Virginia led the way to stop indefinite detention when Gov. Bob McDonnell  signed House Bill 1160 into law in April 2012. The law prohibits state or local cooperation with any federal attempts to indefinitely detain an American citizen pursuant to the National Defense Authorization Act of 2012.

However, that’s not the end game. Now we need local government bodies to pass ordinances in support of the state law, specifically prohibiting local cooperation with indefinite detention. City and county governments can even take things a step further, extending protection to all persons within their jurisdictions and broadening noncompliance to include indefinite detention under other “authority” outside the NDAA.

Local nullification efforts provide another row of teeth to the state law, signal local support to Richmond lawmakers and can serve as a catalyst for stronger, broader state action in the next legislative session. They also add additional impediments should federal agents try to kidnap people within the borders of Virginia.

It’s going to take work to ensure that this is how things play out.  Here’s what you can start doing right now. 

1.  Contact your local legislators – County, City, Town – and urge them to introduce model legislation in support of the Liberty Preservation Act.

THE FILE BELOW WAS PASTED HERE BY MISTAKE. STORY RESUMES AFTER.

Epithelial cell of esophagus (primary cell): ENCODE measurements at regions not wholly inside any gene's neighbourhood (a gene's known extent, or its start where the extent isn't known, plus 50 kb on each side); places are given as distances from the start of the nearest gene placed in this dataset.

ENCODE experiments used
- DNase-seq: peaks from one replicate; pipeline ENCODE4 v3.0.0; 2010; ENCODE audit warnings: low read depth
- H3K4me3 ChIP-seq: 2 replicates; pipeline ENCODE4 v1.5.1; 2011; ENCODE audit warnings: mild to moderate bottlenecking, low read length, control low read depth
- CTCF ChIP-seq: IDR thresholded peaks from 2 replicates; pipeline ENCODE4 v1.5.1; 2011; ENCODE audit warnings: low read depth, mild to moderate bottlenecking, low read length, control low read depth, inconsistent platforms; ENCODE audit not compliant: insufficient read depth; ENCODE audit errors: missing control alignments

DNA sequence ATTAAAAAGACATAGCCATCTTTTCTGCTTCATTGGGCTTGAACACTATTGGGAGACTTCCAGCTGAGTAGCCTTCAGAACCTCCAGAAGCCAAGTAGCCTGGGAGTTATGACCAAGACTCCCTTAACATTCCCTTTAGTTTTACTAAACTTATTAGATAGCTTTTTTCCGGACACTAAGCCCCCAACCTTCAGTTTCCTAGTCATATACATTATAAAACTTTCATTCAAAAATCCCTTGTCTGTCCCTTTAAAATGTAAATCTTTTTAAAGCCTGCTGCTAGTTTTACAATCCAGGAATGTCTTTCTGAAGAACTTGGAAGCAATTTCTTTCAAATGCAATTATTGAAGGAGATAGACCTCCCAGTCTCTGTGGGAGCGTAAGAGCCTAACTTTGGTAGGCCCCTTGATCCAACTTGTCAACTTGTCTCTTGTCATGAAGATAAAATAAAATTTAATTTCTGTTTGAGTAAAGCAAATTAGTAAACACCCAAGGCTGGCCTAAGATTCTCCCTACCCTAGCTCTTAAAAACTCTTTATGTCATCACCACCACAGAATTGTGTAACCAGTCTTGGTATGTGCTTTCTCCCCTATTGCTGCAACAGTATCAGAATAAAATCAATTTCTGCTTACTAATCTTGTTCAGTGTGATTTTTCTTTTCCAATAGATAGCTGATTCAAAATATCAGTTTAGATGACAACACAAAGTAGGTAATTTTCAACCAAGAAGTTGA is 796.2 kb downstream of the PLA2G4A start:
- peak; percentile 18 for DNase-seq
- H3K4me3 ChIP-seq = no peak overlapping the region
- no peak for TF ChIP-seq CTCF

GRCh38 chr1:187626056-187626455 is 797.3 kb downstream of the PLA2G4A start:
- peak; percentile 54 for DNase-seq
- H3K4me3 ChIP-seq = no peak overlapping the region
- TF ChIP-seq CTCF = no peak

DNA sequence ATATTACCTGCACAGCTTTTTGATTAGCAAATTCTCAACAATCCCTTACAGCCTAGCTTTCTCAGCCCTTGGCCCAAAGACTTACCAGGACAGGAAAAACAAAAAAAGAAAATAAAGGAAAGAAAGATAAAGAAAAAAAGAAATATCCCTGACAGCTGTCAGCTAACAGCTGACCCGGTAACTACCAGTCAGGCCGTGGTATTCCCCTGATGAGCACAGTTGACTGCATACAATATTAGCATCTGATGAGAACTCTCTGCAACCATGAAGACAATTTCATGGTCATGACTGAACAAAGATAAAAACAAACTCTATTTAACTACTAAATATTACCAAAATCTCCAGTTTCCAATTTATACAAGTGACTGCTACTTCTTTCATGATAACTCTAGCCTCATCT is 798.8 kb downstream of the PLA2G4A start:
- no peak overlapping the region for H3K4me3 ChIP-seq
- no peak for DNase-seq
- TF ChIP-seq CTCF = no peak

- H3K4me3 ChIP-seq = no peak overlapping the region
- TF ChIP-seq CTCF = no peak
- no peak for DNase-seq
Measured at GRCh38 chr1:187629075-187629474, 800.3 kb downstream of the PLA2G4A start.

local ordinance here: http://tenthamendmentcenter.com/legislation/liberty-preservation-act/

2.  Become a local leader.   If you’re dedicated to stopping federally sanctioned kidnapping, we’ll provide you with the tools you need to not only act on your own, but to organize and lead others to help support these efforts.

contact us here and let us know – http://tenthamendmentcenter.com/volunteer

3. Share this information widely.  Please pass this along to your friends and family.  Also share it with any and all grassroots groups you’re in contact with around the state. Encourage them to email this information to their members and supporters.

ADDITIONAL READING AND RESOURCES

Local governments won’t act without citizen input and grassroots pressure. The good news is a few dedicated individuals can make a difference at the local level.

That’s where you can step up to the plate.

Talk with your local representatives, local law enforcement, and even National Guard members. These local coalitions can stop the NDAA through education, activism, and vigilance. Then nullify locally to stop the NDAA. Encourage your city, town, municipality and county to pass resolutions and ordinances refusing to aid, enforce, or give resources to the military, DHS, or any other federal agency attempting detention under the NDAA.

The most important thing you can do right now: act locally.  On a local level, you have a far greater chance of finding an elected politician who will listen to you and work to pass this legislation.

No, that doesn’t mean will be “easy” – because standing up for liberty never is. But you will have a far greater chance of success.  More than two-dozen local communities around the country have taken steps to reject or resist NDAA indefinite detention.